Although the Bloody Code prescribed the death penalty for a wide variety of offences, there was never any intention of executing all those who were found guilty. However, some form of secondary punishment was required. The great novelty of eighteenth-century punishment was transportation; of the nineteenth-century, incarceration. These changes, and the emergence of the prison in particular, have given rise to considerable debate in two important areas which relate to the motives behind the introduction of change and to the impact of the reforms themselves.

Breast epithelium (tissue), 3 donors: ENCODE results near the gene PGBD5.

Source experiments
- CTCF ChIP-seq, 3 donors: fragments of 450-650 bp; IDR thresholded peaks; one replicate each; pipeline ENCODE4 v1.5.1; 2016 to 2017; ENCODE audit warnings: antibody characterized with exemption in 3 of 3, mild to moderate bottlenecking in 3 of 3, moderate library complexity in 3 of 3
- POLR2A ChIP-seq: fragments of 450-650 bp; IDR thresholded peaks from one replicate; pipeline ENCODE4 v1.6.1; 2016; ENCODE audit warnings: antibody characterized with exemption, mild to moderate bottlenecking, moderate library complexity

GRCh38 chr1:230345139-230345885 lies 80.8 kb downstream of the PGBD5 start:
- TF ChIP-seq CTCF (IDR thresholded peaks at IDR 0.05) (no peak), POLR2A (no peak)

Swipe to navigate through the chapters of this book
Please log in to get access to this content
To get access to this content you need the following product:
- Secondary Punishments
- Macmillan Education UK
- Sequence number
- Chapter number